Written by Jeff Bullas
I recently wrote a post about 28 Reasons Why The CEO Is Afraid Of Social Media and I received a lot of comments from people about how they often heard some of these reasons, either as internal advocates of Social Media or as external consultants.
They said they came up against CEO’s and management that were afraid of the conversations they might hear on social media and the many reasons why they as a company and brand shouldn’t be and won’t be participating. A few of these excuses were.
- It could damage the company’s reputation
- We will lose control of our brand and image
- They are terrified of feedback and truth
So to help you with monitoring your brand online I came across this post by Marketing Profs.com which lists a few Social Media ”Listening Tools” that are a good introduction to the social media monitoring universe.
Are you listening? If you have customers, chances are they’re talking about you to their friends, to their coworkers, and to anyone else who will listen.
Here are some of the top tools for listening to and monitoring the online chatter about your brand:
1. Google Alerts Google Alerts is the steady rock in the sometimes white-water world of monitoring. You can easily target keywords that are important to your brand and receive streaming or batched reports…. I use this regularly to find out the latest noise on a topic or brand
2. Technorati Billing itself as “the leading blog search engine,” Technorati has been helping bloggers and those with their fingers on the blog pulse stay informed for years.
3. Jodange Tracking your brand or a product is one thing, but turning that tracking into a measure of consumer sentiment about your brand or product is something completely different. For that, Jodange has TOM (Top of Mind), which tracks consumer sentiment about your brand or product across the Web.
4. Trendrr Want to know how your brand or product is trending compared with others? Trendrr uses comparison graphing to show relationships and discover trends in real time. Use the free account, or bump it up to the Enterprise level for more functionality.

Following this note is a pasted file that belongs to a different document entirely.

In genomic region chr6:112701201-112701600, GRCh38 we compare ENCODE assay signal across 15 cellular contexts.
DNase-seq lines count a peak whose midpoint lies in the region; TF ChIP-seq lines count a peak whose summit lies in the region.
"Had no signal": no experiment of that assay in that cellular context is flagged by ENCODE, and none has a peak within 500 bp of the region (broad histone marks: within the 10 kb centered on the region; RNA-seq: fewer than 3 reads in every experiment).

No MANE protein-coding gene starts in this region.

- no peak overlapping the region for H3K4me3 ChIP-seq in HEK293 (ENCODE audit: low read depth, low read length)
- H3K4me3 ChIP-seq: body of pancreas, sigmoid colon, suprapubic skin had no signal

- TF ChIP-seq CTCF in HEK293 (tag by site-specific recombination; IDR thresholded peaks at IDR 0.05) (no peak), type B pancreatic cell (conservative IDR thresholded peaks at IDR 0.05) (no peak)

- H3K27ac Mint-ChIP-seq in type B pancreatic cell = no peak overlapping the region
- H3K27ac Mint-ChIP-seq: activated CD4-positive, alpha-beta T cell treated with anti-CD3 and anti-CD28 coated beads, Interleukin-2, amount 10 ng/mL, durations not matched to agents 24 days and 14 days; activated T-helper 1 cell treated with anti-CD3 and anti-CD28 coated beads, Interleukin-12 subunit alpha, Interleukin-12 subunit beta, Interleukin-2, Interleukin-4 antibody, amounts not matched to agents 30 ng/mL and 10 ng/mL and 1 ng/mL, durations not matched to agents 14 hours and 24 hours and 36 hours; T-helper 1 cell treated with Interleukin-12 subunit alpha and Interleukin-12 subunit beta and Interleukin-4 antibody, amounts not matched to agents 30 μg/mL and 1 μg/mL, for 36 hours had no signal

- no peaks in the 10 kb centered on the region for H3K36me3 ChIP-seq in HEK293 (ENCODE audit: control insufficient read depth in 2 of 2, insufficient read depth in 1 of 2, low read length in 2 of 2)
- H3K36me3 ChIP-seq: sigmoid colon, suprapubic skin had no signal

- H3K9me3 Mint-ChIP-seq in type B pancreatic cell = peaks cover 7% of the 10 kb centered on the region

5. Lexicon What are people talking about on Facebook? Lexicon searches Facebook walls for keywords and provides a snapshot of the chatter volume around those terms.
6. Monitter everyone is talking about Twitter, but what are people talking about on Twitter? Beyond the integrated search of Twitter apps like Twhirl and TweetDeck, Monitter provides real-time monitoring of the Twittersphere.
7. Tweetburner In the world of Twitter, URL shortening is the Obi-Wan (it’s your only hope) for effectively connecting with the public. Tweetburner also lets you track the clicks on those magically shortened links, giving you some hard numbers.
8. Twendz Public relations shop Waggener Edstrom recently launched its Twitter-monitoring tool, Twendz. The tool piggybacks off Twitter Search to monitor and provide user sentiment for the real-time Twitterstream—70 tweets at a time.
9. TruCast TruCast by Visible Technologies provides in-depth, keyword-based monitoring of the social Web with an emphasis on blogs and forums. Its dashboard applications provide visual representations of sentiment and trends for your brands online.
10. Radian6 Radian6 pulls information from the social Web, and analyzes and provides consumer sentiment ratings for your brand
11. Cision When Radian 6 is paired with Cisionpoint from Cision, Radian 6′s dashboard can provide a wealth of information
12. Techrigy Techrigy’s SM2 is a social-media monitoring and analysis solution for PR and marketing folks. With a focus on complete analysis and comparison, the SM2 experience draws information from all major social-media channels.
13. Collective Intellect Collective Intellect (CI) is a real-time intelligence platform, based on advanced artificial intelligence. Its solution provides automatic categorization of conversations based on CI’s proprietary filtering technology. According to CI, its technologies provide credible groupings and reduce the “noise” seen in other keyword-based searches.
Listening and making sense of how your brand lives on the Web is only part of the equation. How you use that information to interact with the public is the next step.